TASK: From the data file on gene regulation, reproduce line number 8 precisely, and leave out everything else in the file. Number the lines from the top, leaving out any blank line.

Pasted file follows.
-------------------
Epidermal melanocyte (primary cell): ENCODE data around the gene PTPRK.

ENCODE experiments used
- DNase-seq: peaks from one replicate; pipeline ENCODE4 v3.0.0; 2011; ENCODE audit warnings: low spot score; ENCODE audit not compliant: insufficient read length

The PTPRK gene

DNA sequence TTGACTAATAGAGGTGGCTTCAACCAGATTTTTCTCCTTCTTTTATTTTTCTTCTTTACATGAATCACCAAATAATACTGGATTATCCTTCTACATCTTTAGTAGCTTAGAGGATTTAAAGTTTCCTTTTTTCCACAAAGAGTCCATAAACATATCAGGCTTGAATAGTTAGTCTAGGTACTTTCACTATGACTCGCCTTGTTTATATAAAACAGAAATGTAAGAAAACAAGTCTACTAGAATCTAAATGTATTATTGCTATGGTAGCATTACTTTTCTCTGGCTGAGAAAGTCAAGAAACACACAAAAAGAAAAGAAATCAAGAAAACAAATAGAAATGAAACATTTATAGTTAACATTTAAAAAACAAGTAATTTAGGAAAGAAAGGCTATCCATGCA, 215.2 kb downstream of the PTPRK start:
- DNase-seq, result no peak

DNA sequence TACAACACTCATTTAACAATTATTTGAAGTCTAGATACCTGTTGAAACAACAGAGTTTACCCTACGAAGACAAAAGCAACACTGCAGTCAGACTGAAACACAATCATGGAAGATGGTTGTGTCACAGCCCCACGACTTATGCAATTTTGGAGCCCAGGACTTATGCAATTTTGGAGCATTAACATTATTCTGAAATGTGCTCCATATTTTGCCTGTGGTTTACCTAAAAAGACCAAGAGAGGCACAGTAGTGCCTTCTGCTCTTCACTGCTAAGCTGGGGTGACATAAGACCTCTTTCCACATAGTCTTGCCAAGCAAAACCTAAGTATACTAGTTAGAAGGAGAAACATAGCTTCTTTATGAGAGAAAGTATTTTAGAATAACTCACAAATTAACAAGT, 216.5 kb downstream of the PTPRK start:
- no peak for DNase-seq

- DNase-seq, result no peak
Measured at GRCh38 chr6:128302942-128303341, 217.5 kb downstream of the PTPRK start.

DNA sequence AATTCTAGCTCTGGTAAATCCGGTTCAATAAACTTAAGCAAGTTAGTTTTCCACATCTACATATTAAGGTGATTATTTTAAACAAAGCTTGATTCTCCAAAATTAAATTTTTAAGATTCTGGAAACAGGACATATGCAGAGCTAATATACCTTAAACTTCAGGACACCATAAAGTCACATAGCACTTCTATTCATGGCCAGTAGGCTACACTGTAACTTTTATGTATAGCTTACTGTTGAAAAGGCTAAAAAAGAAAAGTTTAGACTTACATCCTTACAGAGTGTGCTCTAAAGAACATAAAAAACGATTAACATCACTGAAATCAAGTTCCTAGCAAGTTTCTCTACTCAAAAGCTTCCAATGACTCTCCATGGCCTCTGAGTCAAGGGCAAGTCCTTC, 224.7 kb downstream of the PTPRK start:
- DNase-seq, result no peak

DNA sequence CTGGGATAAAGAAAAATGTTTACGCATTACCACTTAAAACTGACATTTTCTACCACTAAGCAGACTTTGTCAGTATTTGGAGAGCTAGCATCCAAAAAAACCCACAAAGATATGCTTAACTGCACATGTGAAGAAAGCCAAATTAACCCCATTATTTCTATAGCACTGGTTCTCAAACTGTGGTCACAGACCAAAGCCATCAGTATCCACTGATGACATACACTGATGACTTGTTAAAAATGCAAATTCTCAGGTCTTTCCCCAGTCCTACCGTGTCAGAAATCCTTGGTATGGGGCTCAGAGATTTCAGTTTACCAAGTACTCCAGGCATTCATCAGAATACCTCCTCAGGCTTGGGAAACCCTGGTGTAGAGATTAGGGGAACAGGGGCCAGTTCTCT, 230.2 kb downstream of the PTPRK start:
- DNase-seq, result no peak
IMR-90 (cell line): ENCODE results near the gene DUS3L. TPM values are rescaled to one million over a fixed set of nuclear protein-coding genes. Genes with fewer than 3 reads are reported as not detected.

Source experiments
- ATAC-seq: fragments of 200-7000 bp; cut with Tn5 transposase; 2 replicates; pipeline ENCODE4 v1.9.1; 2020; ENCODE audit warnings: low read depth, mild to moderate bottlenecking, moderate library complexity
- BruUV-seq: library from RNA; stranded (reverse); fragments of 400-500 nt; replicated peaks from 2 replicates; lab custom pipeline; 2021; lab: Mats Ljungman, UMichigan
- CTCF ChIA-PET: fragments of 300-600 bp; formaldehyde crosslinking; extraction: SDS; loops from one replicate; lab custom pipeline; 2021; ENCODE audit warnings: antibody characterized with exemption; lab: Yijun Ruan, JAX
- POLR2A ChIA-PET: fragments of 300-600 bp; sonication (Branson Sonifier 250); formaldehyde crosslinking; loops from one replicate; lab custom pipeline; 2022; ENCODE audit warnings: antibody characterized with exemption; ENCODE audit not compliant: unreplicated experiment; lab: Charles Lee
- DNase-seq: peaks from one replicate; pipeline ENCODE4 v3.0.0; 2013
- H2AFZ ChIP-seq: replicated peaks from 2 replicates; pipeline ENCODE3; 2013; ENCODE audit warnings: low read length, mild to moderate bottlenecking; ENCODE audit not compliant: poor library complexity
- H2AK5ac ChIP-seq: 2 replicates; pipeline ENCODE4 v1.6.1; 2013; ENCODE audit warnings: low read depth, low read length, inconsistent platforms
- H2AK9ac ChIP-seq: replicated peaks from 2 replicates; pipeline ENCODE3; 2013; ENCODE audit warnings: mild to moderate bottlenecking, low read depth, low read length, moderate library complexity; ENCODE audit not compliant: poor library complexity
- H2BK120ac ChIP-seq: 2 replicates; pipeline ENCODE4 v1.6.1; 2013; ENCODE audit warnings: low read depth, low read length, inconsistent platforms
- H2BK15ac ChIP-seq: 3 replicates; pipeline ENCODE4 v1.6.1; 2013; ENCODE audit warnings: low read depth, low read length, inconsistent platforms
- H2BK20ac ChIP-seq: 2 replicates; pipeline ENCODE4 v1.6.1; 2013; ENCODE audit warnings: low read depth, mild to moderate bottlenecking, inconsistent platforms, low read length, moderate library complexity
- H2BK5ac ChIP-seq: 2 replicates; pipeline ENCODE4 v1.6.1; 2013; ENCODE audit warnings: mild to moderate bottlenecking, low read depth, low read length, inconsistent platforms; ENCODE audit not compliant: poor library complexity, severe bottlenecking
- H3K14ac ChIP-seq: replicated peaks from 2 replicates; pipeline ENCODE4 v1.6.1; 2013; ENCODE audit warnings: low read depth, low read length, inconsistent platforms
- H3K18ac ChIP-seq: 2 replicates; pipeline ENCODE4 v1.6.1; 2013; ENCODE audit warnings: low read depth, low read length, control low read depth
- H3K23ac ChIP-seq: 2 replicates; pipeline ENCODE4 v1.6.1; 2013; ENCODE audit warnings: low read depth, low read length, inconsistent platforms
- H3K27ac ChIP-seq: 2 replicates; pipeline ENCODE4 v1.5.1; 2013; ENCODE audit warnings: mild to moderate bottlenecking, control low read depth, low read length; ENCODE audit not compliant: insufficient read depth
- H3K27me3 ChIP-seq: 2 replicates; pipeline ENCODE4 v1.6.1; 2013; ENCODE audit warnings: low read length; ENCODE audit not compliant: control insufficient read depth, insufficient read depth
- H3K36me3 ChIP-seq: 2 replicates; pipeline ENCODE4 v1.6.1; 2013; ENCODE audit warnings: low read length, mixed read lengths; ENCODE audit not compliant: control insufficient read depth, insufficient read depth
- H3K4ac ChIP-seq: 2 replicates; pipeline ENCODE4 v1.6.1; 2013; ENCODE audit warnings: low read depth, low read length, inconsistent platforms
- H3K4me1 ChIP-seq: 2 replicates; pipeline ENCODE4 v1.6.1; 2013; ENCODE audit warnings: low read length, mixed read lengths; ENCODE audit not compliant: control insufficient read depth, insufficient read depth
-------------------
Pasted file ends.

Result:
- no peak for DNase-seq